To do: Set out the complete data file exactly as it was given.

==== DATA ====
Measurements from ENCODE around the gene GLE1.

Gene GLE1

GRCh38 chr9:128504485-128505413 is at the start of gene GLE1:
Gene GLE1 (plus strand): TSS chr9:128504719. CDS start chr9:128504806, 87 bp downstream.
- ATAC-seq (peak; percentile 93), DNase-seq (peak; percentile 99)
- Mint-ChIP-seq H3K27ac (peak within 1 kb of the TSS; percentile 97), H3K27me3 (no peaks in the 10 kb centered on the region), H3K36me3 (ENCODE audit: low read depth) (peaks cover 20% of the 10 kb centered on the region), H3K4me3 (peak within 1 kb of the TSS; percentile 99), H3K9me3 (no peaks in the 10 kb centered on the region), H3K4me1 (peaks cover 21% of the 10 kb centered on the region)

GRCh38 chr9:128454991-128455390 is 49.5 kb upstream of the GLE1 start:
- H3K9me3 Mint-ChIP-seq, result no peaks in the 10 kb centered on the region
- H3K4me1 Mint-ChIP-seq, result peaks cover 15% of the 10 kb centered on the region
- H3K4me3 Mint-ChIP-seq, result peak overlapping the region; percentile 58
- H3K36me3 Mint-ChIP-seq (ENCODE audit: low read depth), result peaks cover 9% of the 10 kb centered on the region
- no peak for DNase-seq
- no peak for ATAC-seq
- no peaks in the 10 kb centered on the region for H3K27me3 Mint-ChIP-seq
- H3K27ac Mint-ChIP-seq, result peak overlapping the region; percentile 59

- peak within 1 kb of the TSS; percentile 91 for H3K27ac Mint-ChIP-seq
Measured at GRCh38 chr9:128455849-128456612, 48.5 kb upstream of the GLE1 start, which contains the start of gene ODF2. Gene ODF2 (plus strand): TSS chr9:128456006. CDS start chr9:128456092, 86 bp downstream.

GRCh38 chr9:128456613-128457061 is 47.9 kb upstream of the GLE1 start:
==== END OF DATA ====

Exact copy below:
Measurements from ENCODE around the gene GLE1.

Gene GLE1

GRCh38 chr9:128504485-128505413 is at the start of gene GLE1:
Gene GLE1 (plus strand): TSS chr9:128504719. CDS start chr9:128504806, 87 bp downstream.
- ATAC-seq (peak; percentile 93), DNase-seq (peak; percentile 99)
- Mint-ChIP-seq H3K27ac (peak within 1 kb of the TSS; percentile 97), H3K27me3 (no peaks in the 10 kb centered on the region), H3K36me3 (ENCODE audit: low read depth) (peaks cover 20% of the 10 kb centered on the region), H3K4me3 (peak within 1 kb of the TSS; percentile 99), H3K9me3 (no peaks in the 10 kb centered on the region), H3K4me1 (peaks cover 21% of the 10 kb centered on the region)

GRCh38 chr9:128454991-128455390 is 49.5 kb upstream of the GLE1 start:
- H3K9me3 Mint-ChIP-seq, result no peaks in the 10 kb centered on the region
- H3K4me1 Mint-ChIP-seq, result peaks cover 15% of the 10 kb centered on the region
- H3K4me3 Mint-ChIP-seq, result peak overlapping the region; percentile 58
- H3K36me3 Mint-ChIP-seq (ENCODE audit: low read depth), result peaks cover 9% of the 10 kb centered on the region
- no peak for DNase-seq
- no peak for ATAC-seq
- no peaks in the 10 kb centered on the region for H3K27me3 Mint-ChIP-seq
- H3K27ac Mint-ChIP-seq, result peak overlapping the region; percentile 59

- peak within 1 kb of the TSS; percentile 91 for H3K27ac Mint-ChIP-seq
Measured at GRCh38 chr9:128455849-128456612, 48.5 kb upstream of the GLE1 start, which contains the start of gene ODF2. Gene ODF2 (plus strand): TSS chr9:128456006. CDS start chr9:128456092, 86 bp downstream.

GRCh38 chr9:128456613-128457061 is 47.9 kb upstream of the GLE1 start: